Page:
Hazel Smith's work has appeared in magazines including Southerly, Heat, Southern Review, W/Edge, Tinfish, Outlet, Crayon, Reality Studios and Pages. She has released two CDs, "Poet Without Language" (austraLYSIS, 1994) and "Nuraghic Echoes" (Rufus Records, 1996). Senior Lecturer in the School of English at the University of New South Wales, her book Hyperscapes in the Poetry of Frank O'Hara: Difference, Homosexuality, Topography was published by Liverpool University Press in late 2000.

Three Women

Three forms are standing in three different fields. They hold hands, without touching, over an invisible space. Each is aware of the breath of the other two, the scent of her being. But they cannot see each other.

These sisters could also be strangers. Each pathway marks their parting. Signposts hail sideshows, postmarks hide dream-zones.

Only in death will they be welded. But they cannot live alone. And each time the telephone rings they will long for the voice of the other, and sometimes they will find it.

One begets three begets six begets nine begets many. Which means the will of each can travel towards the others. And so a migrant has inside her hosts with which to compete, guests she is unaware of.

Each dawn cannot grow because it is still a shadow. Every shadow will always fade since it cannot delay the darkness.

                        It is March, the sun is shining and Wendy is playing the computer. She hopes that the words she types will turn into a poem. Words sing to her and offer up their meanings.
                But she lacks routine, collaboration, deadlines. She struggles to be recognised and published. And her words are restless on the page, they need performance or projection. Once the words have found a voice they need to speak.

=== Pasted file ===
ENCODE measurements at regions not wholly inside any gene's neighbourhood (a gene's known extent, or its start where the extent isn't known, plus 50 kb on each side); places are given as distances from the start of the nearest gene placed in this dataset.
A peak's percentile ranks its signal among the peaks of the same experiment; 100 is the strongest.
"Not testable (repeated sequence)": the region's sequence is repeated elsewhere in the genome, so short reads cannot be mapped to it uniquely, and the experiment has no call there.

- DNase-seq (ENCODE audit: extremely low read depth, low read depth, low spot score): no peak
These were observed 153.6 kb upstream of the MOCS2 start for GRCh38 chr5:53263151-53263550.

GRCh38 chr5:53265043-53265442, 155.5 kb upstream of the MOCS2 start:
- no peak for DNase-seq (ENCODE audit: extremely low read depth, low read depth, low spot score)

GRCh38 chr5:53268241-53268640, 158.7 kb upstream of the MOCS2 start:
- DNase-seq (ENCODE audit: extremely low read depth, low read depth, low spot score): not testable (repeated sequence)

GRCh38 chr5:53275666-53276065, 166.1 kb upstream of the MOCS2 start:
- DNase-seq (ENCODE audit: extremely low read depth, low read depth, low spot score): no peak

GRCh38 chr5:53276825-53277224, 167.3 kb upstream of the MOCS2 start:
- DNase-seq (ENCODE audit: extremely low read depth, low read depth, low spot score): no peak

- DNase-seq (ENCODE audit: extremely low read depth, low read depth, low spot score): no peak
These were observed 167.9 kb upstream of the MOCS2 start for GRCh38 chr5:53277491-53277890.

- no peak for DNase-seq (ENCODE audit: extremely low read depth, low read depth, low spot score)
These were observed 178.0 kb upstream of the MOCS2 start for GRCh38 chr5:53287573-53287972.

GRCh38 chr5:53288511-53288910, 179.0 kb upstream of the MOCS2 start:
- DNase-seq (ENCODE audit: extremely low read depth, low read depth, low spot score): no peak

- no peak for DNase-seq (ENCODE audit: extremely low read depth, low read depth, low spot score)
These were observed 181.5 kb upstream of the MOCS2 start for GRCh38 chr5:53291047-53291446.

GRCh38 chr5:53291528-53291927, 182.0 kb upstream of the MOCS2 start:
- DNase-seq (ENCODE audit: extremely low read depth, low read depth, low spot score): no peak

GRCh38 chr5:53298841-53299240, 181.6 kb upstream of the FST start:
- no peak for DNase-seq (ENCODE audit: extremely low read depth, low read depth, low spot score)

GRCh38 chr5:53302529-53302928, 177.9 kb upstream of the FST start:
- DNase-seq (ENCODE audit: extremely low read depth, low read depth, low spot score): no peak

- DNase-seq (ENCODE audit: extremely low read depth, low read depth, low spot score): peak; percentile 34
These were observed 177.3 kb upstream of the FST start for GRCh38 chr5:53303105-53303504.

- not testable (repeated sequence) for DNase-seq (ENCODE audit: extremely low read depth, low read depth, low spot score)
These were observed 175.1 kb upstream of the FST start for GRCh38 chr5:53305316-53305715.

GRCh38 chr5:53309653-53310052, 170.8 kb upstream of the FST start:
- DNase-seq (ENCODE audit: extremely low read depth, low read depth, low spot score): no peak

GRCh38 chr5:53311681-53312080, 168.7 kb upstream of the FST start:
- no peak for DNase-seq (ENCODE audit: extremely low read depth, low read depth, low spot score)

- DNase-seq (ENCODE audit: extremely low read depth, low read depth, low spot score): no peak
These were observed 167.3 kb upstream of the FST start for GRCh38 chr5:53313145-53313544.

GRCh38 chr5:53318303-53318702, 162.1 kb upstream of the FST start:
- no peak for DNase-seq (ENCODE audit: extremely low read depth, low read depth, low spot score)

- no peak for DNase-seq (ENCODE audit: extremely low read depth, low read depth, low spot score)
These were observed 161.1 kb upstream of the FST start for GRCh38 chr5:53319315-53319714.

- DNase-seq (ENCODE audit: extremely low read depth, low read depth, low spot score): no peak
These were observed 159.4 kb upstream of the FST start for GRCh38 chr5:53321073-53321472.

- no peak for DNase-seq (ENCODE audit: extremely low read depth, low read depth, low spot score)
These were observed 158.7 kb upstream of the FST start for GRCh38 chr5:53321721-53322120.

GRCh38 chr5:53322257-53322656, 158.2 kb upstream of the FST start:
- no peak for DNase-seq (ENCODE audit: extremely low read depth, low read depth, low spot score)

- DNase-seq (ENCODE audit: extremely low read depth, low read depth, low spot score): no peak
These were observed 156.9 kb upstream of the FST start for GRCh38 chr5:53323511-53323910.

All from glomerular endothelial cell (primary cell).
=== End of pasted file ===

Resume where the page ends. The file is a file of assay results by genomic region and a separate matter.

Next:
As a child Wendy learnt the cello: mellow, deep, mellifluous. She's always wanted to be in a string quartet. Today as her fingers chase her mind, she fantasises fame as a musician.

                Maggie holds her flute horizontal on her lap and stares straight ahead. Her ears are closed. She is counting her bars rest in Tchaik Four but she counts without concentration.
                There are days when Maggie feels that sounds are pouring from her mouth and swirling all around her. Her will is blurring into breath, her pipe paints pain. But today she does not want to play. Her nerves are bad. Too may notes: no time to be musical!
                Maggie would like to read and study. She loves to stroke ideas and feel their curves. Performing is a life at one remove, a second-hand crusade. She has never written anything. But she has inside her, she knows, waiting to be delivered, a great and hidden novel.

                And then there is Amy. She is wearing her "successful academic" clothing. Big glasses, a red jacket, and dangly earrings. She is running a tutorial on "performing bodies" and has one ear on the job, but she is not listening closely to what the students are saying. She is thinking about other matters, more expansive, more important.